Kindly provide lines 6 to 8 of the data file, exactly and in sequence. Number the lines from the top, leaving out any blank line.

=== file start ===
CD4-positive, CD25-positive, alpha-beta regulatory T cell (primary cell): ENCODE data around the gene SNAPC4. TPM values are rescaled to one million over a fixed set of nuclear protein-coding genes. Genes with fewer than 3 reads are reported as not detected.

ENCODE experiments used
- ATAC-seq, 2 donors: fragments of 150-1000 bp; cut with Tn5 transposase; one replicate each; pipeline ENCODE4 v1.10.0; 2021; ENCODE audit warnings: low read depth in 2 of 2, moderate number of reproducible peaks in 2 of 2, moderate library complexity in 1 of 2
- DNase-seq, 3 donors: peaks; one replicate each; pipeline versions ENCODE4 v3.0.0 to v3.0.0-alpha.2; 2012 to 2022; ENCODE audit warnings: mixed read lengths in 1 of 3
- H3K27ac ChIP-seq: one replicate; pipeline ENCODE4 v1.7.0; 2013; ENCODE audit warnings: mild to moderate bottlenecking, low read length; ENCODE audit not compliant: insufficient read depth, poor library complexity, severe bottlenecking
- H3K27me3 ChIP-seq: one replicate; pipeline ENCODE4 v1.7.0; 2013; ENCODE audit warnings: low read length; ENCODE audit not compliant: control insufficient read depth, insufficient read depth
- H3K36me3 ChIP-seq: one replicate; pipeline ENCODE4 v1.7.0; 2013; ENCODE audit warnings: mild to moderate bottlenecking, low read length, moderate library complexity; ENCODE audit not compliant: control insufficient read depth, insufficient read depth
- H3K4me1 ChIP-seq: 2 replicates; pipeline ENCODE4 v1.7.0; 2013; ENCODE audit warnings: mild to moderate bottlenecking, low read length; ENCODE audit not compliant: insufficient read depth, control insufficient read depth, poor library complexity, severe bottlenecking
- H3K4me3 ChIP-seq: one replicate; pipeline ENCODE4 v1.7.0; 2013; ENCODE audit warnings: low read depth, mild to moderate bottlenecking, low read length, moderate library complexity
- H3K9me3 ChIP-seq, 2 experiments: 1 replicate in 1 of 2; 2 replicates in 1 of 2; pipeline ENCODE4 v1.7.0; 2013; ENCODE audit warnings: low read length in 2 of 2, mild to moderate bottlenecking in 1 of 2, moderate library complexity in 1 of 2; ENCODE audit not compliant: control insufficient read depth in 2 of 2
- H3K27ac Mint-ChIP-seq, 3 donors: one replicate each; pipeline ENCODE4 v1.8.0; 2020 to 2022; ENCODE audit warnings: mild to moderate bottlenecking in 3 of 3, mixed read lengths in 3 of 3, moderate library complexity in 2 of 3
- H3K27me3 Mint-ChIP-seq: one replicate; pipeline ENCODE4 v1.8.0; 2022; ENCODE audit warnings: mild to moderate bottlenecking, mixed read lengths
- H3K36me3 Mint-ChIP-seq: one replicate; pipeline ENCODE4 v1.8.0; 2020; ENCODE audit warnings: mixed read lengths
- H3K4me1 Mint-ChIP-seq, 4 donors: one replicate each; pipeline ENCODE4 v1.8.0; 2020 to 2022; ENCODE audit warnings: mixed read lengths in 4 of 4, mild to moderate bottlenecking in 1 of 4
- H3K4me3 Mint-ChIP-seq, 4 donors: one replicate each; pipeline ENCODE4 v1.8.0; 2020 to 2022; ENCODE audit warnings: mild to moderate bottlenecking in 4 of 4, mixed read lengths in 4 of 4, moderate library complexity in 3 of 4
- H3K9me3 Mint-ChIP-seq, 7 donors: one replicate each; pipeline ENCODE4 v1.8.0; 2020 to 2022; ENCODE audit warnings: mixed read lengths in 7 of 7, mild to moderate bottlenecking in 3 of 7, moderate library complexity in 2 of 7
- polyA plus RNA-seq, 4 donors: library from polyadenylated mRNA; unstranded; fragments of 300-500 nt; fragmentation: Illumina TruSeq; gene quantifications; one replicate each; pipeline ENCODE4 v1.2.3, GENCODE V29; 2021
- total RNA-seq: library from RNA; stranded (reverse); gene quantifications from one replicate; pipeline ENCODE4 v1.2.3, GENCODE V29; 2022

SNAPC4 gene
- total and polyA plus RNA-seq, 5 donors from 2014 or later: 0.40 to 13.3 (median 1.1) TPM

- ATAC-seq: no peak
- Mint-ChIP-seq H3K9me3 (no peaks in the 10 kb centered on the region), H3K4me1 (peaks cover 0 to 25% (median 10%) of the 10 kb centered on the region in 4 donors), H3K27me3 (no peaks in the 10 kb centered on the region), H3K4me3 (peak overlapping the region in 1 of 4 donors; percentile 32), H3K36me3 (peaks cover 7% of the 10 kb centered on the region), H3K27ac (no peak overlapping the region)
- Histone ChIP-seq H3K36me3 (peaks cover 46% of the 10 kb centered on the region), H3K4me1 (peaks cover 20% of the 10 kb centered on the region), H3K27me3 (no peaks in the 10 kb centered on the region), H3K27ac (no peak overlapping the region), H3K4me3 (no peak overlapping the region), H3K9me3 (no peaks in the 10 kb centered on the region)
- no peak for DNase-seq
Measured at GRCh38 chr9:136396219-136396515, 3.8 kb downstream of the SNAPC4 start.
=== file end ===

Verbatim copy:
- H3K27me3 ChIP-seq: one replicate; pipeline ENCODE4 v1.7.0; 2013; ENCODE audit warnings: low read length; ENCODE audit not compliant: control insufficient read depth, insufficient read depth
- H3K36me3 ChIP-seq: one replicate; pipeline ENCODE4 v1.7.0; 2013; ENCODE audit warnings: mild to moderate bottlenecking, low read length, moderate library complexity; ENCODE audit not compliant: control insufficient read depth, insufficient read depth
- H3K4me1 ChIP-seq: 2 replicates; pipeline ENCODE4 v1.7.0; 2013; ENCODE audit warnings: mild to moderate bottlenecking, low read length; ENCODE audit not compliant: insufficient read depth, control insufficient read depth, poor library complexity, severe bottlenecking